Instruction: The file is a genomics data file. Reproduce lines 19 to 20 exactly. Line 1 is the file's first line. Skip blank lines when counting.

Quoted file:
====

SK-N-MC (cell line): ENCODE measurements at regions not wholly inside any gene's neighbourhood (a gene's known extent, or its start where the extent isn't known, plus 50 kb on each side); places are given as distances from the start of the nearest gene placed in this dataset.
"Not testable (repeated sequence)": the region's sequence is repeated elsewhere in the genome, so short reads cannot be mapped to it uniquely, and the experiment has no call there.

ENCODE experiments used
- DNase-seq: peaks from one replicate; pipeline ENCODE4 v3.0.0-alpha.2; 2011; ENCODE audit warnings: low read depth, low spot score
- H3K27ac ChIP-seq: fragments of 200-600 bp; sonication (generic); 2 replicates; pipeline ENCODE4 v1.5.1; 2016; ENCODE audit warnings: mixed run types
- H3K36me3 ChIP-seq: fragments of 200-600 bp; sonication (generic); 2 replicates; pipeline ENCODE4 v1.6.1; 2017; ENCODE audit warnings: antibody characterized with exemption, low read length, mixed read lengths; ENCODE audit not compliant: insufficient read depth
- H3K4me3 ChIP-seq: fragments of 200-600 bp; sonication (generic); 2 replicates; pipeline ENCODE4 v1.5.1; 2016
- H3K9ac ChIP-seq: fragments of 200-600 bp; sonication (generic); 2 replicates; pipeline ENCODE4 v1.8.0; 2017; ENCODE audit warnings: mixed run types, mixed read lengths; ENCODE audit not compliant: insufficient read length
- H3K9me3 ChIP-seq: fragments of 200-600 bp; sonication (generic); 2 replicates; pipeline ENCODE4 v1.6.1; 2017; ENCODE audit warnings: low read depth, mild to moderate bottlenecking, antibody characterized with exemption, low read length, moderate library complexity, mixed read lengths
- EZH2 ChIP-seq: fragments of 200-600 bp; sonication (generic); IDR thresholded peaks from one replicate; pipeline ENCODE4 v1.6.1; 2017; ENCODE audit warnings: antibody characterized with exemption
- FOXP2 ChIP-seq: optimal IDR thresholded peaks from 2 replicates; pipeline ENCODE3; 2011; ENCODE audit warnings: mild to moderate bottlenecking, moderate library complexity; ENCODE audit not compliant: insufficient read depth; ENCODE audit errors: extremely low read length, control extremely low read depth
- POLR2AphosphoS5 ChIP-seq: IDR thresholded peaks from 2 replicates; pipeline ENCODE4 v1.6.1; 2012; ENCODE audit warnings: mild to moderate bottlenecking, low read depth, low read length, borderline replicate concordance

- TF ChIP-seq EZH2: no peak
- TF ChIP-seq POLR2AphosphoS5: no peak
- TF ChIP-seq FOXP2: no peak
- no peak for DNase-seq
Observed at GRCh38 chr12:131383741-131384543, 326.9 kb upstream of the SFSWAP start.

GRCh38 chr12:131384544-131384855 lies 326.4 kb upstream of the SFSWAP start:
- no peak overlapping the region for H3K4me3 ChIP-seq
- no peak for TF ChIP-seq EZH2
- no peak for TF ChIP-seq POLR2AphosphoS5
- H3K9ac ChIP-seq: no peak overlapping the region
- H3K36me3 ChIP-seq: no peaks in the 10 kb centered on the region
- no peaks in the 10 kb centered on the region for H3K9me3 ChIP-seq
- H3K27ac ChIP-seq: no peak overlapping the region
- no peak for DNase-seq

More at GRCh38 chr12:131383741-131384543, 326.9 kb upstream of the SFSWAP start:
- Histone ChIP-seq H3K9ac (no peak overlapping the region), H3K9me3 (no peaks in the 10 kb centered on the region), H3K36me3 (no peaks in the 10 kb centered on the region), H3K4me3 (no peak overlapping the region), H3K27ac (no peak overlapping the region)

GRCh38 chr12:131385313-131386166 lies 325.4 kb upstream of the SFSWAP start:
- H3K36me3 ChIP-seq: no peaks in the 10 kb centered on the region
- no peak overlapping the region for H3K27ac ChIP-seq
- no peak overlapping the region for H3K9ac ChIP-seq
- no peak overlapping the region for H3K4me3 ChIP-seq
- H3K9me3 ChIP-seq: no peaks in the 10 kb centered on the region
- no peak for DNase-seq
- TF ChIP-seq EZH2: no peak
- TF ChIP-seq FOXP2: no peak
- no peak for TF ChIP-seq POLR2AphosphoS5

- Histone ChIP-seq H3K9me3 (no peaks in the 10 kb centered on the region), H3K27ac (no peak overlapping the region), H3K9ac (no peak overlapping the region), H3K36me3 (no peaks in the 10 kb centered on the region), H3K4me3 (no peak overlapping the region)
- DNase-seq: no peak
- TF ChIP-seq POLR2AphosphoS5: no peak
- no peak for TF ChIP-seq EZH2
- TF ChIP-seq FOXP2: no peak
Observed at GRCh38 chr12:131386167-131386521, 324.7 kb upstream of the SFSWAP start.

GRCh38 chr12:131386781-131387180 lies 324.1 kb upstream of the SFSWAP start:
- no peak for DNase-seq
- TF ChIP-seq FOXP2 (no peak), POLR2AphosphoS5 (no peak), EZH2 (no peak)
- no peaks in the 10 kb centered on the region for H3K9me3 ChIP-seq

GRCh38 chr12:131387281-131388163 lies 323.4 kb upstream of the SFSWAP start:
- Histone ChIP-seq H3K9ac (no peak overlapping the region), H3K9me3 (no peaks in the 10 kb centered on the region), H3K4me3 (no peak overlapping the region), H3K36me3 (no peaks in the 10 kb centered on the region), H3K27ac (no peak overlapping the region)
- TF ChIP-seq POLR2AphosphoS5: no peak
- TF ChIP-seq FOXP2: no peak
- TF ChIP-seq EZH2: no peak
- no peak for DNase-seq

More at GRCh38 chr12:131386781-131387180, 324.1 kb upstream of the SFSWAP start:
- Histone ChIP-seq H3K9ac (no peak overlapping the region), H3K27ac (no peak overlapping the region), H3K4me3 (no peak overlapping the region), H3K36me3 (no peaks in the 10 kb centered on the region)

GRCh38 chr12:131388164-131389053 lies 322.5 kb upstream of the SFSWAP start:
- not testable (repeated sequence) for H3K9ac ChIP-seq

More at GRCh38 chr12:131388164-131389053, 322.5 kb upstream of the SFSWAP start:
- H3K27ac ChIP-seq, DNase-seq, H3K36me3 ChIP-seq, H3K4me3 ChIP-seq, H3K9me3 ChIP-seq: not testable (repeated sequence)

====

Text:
- no peak overlapping the region for H3K4me3 ChIP-seq
- no peak for TF ChIP-seq EZH2